In general, someone with the skill to handle a hard piece of music will be able to learn it regardless of whether or not they've previously learned an easier arrangement. In most cases where someone who has learned an easier version finds a hard version frustrating, the problem is simply that they lack the skill to handle the hard version, and starting with the hard version wouldn't help.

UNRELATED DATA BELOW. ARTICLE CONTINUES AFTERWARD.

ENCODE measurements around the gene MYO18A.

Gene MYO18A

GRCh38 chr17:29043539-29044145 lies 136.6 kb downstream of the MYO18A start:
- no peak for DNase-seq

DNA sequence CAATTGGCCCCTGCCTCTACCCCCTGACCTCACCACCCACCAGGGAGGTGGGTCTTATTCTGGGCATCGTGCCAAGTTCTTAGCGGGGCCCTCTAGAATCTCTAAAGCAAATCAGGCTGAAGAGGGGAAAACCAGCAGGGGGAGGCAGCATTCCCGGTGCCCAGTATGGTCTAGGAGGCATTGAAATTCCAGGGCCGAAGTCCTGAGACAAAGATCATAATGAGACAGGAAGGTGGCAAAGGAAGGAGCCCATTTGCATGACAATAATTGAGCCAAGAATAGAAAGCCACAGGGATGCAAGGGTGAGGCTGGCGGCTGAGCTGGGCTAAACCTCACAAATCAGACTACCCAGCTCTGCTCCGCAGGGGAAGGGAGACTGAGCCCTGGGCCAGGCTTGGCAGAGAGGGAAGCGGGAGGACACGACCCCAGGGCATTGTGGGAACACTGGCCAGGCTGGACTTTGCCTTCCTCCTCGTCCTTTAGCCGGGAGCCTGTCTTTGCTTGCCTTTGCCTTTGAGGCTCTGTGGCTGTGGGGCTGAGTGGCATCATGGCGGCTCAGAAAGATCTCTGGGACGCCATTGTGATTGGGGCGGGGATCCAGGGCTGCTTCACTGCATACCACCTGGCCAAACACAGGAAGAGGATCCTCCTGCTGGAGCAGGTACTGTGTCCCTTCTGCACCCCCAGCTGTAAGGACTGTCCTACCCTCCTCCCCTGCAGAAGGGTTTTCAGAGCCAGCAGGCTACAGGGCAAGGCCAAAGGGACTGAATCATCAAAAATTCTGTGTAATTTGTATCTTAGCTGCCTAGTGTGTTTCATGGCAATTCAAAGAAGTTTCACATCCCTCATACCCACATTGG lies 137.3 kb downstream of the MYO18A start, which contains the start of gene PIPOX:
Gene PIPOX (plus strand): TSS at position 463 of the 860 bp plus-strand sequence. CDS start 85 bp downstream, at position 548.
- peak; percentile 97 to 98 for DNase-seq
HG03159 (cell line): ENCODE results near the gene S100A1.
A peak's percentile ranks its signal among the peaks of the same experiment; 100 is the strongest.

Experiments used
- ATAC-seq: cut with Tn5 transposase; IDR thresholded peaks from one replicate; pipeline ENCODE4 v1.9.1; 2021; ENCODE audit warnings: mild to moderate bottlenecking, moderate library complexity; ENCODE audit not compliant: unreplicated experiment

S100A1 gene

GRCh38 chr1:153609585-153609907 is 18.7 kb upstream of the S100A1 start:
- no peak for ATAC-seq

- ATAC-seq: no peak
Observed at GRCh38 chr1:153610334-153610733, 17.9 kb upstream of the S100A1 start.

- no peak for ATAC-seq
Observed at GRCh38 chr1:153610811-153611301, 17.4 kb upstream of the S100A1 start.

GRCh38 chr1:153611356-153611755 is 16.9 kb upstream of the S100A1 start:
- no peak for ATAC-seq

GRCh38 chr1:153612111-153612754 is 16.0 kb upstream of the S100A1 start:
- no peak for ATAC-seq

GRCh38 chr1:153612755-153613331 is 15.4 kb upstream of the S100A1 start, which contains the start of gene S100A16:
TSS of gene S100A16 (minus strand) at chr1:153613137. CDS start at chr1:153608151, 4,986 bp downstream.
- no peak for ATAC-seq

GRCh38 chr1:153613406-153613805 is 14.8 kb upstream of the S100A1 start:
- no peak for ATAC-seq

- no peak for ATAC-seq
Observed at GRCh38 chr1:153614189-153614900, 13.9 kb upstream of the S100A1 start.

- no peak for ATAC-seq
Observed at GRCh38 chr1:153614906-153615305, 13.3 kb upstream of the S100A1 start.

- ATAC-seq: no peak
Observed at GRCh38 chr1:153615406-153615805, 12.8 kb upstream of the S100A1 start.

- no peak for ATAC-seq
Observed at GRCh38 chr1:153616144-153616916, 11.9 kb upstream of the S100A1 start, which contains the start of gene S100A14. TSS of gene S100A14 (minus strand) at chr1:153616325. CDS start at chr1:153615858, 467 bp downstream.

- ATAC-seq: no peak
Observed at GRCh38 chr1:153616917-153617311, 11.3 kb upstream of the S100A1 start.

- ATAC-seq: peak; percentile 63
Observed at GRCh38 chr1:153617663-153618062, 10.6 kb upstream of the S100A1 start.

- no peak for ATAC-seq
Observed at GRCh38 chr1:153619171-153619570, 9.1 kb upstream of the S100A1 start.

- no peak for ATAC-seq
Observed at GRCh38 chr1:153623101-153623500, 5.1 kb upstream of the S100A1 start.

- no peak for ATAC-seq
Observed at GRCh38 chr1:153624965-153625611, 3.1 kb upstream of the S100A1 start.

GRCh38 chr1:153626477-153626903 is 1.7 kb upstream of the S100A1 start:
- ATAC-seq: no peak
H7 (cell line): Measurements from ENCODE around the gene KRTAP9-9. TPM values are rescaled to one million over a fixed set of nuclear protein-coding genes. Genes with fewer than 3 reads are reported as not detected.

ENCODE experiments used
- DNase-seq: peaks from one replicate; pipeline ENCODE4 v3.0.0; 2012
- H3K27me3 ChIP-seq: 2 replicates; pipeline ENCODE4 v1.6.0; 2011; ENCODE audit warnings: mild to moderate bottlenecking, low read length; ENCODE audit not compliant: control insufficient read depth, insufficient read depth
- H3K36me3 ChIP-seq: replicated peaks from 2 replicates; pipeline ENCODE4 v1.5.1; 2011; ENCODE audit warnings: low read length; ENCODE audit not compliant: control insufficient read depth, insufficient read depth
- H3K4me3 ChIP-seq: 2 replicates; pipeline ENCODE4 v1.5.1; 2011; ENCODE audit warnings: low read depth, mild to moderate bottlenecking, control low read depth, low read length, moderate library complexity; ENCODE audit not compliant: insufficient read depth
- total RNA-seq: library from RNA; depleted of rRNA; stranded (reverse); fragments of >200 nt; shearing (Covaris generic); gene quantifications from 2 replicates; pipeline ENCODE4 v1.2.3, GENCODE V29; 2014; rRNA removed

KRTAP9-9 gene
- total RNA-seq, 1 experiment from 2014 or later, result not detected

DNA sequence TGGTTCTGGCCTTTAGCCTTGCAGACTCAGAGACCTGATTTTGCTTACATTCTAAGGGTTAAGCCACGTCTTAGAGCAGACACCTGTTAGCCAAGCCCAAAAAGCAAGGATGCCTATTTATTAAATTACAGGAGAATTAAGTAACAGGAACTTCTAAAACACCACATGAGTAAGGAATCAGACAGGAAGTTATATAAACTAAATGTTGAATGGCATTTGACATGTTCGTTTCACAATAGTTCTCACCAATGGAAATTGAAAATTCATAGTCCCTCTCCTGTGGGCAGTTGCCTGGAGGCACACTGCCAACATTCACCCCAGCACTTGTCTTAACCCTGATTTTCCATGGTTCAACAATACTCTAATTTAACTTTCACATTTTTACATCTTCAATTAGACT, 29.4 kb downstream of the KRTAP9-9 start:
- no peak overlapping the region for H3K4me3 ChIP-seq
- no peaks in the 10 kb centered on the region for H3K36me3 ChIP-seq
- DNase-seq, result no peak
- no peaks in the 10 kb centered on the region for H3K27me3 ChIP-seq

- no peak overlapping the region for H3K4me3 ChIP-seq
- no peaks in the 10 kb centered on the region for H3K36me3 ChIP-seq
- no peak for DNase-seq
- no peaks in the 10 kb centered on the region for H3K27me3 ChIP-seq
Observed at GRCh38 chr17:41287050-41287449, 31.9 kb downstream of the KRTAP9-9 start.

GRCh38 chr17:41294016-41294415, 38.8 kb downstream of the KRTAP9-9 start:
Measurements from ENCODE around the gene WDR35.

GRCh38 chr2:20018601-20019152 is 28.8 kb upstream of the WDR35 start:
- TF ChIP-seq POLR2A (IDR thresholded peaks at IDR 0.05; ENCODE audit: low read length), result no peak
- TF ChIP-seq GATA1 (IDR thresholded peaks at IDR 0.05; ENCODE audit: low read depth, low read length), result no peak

The key think to watch out for is that while some "easy" versions do a very good job of preserving the key musical aspects of the piece (especially rhythm), some versions simplify them so much as to change the fundamental character of the piece. As an extreme (hopefully hypothetical!) example, if a rendition of "Don't mean a thing if you ain't got that swing" were to replace the "doo-wop" section with thirteen equally-spaced notes, someone who got used to that as being how the piece goes might be stuck thinking the actual correct version seemed "weird". This may be countered by ensuring that a person is familiar with how the real version of a piece should sound before they try to play a simplified version and, in some cases, by encouraging the person to play correct rhythms whether or not they are actually notated.